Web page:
Another notable factor that leads to stereotyping in the story is looks and attire. Ironically, even the protagonist, who is himself a victim of stereotyping, makes sweeping generalizations about people based on their appearance. He feels anxious as he passes a group of teenagers who have “slick hair” and “leather jackets [that] gleam with studs [as] [e]agles, tigers, wolves, and serpents ride their backs” (Valgardson 1). Although the main character does not know this group of teenagers, he still fears them since he associates their sleek hair and leather jackets with potential criminals. However, there is a fair chance that they are innocent teenagers who are merely taking a stroll around the block. Unfortunately, this kind of association happens in the world as well. For example, it would be more likely for many to suspect a teenager in a hoodie than a teenager in a shirt and pants. Young people in casual clothing are naturally associated with a possible crime while those in professional attire are identified as virtuous people. Similarly, a man would be judged to be more potentially dangerous if he has unkempt hair or a shaggy beard. Therefore, intuitively, people judge others’ identities and personalities based on their appearance. Likewise, the police officer who “has been trained to see an unshaven man in blue jeans as a potential thief” incorrectly stereotypes the main character, associating his casual blue jeans and his one-day-old stubble with theft and shooting him when he fails to follow his orders (Valgardson 2).
People also stereotype when their observations are inconsistent with their past experiences. In a community where everyone is associated with theft, crime, and poverty, a person with lavish belongings, such as a Mercedes, would be considered out of place and hence suspicious. The main character is described as “driving a grey Mercedes Benz,” a car that is considered to be extremely extravagant in this neighbourhood (Valgardson 1). Therefore, it is assumed that such a car cannot belong to the main character since it is impossible for a poor person to afford such a luxury. Making such an assumption that anyone with expensive possessions in a poor neighbourhood is “a potential thief and not … a probable owner” is a stereotype, and it is this same stereotype that causes the police officer to regard the car as an indicator of theft (Valgardson 2). What causes the police officer to be even more confident in his assumption is the fact that for him, none of the main character’s other possessions appear to match his high-end car. Even though the main character is wearing priceless attire comprising “matching pants and jacket made in Paris,” they still come across as cheap types of clothing (Valgardson 1). This is because there are cheaper alternatives available as denim jackets and jeans can be purchased at a much lower price than that of the ones that he is wearing. On the other hand, if he was wearing a tuxedo paired with dress pants, attire that is regarded as expensive items of clothing, the police officer would be convinced that he is a wealthy man and hence the rightful owner of the car. Unfortunately, his jeans and denim jacket do not give the same impression since they are associated with crime, leading the police officer to stereotype him as a person of low status. As a result, he disregards the possibility that the protagonist is the rightful owner and stereotypes him as a car thief.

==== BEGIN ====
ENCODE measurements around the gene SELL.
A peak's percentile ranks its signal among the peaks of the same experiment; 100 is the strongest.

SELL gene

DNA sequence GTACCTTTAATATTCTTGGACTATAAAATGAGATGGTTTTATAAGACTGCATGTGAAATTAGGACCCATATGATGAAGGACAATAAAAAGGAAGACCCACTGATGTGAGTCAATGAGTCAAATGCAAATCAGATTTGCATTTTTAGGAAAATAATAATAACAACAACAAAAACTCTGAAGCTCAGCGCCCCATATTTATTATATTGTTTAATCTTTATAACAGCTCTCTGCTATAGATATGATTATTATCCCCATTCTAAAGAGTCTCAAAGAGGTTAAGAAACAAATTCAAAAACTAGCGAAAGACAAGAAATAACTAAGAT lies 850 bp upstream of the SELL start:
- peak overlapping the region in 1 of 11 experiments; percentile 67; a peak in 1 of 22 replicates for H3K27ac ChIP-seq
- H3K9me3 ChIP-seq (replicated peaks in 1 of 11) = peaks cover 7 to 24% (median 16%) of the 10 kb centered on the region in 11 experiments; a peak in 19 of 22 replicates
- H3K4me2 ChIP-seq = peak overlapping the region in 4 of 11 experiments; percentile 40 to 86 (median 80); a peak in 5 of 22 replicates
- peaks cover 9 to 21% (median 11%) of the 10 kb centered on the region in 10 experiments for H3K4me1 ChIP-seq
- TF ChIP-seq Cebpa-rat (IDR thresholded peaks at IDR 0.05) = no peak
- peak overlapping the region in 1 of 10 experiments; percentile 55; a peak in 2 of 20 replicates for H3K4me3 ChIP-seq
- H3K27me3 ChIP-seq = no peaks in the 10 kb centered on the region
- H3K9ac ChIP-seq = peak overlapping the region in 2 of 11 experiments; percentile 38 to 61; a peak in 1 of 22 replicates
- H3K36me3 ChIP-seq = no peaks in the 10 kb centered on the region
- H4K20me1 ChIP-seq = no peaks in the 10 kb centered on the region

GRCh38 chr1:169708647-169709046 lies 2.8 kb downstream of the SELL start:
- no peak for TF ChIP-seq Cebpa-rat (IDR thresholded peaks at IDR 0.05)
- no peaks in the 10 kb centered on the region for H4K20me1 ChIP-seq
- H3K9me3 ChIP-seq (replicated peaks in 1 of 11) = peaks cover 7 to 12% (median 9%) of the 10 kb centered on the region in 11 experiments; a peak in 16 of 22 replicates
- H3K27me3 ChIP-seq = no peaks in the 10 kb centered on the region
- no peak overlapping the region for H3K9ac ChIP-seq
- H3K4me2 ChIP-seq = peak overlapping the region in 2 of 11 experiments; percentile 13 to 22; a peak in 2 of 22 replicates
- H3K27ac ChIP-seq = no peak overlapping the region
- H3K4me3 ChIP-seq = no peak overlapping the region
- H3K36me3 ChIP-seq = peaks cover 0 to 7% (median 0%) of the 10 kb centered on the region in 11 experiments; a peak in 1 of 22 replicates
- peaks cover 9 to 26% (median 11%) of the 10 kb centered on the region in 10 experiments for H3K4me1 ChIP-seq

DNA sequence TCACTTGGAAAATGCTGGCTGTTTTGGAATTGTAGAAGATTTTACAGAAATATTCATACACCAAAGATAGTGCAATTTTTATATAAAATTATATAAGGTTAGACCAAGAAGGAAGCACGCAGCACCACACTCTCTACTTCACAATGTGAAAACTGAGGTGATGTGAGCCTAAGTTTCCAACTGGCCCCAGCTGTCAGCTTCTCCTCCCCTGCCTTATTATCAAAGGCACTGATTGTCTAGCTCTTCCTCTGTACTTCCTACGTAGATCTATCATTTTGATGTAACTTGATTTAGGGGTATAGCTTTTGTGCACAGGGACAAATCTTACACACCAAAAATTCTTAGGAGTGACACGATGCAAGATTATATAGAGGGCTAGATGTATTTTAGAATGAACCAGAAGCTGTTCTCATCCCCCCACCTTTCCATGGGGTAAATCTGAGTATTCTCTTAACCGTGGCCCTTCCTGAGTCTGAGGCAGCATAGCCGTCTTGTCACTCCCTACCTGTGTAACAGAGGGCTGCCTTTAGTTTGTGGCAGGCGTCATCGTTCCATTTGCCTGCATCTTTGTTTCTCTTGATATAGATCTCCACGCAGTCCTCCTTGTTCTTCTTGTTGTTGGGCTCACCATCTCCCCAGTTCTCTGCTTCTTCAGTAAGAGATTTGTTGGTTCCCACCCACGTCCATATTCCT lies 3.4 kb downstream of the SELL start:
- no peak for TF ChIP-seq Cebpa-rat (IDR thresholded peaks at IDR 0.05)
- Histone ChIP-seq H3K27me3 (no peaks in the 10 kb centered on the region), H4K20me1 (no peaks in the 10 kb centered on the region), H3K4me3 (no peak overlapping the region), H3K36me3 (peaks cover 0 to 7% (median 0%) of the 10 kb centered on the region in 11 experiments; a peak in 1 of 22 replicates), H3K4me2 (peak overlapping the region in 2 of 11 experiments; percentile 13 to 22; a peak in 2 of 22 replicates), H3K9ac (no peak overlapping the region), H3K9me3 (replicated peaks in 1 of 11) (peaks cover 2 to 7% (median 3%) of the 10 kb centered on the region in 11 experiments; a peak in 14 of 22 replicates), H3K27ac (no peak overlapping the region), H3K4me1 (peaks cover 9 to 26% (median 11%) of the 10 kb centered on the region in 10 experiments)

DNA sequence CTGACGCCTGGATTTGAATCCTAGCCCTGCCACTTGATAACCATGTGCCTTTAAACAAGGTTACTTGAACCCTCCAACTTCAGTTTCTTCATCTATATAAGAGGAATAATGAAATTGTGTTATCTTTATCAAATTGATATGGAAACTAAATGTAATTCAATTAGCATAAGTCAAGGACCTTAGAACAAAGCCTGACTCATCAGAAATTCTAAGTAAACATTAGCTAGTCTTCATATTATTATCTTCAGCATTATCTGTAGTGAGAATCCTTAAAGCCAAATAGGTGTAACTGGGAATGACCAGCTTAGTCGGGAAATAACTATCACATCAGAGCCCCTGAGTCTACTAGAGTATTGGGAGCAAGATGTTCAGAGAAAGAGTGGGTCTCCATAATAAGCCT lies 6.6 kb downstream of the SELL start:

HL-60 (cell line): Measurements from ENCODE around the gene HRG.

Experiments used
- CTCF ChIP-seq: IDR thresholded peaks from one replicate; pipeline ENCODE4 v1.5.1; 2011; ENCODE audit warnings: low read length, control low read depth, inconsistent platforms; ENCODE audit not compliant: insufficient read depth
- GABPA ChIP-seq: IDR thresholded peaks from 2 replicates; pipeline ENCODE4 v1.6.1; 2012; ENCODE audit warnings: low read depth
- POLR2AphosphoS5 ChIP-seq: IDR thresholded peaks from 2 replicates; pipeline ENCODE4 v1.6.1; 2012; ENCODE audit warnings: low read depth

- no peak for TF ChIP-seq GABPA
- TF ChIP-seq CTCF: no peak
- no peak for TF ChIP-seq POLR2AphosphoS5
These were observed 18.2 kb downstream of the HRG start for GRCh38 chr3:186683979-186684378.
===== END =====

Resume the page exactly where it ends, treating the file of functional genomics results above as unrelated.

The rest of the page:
The police officer stereotypes the main character in the story to be a thief because of the run-down neighbourhood, his casual appearance, and his unmatched possessions. The police officer’s impulsive judgement results in the loss of a person’s life. Unfortunately, similar events occur in the world as many people have lost their lives due to misjudgement and stereotypes. In fact, racial stereotypes are one of the greatest influences on people’s impressions. The death of George Floyd, an innocent black man, only happened because the police officer judged him based on common stereotypes about black people; he associated him with theft and crime, causing him to be unreasonably harsh on Floyd. Nevertheless, in reality, he was an innocent man accused of crime merely due to his skin colour. Therefore, it is important to put an end to stereotyping and learn to take the time to understand the unique identities of each and every individual.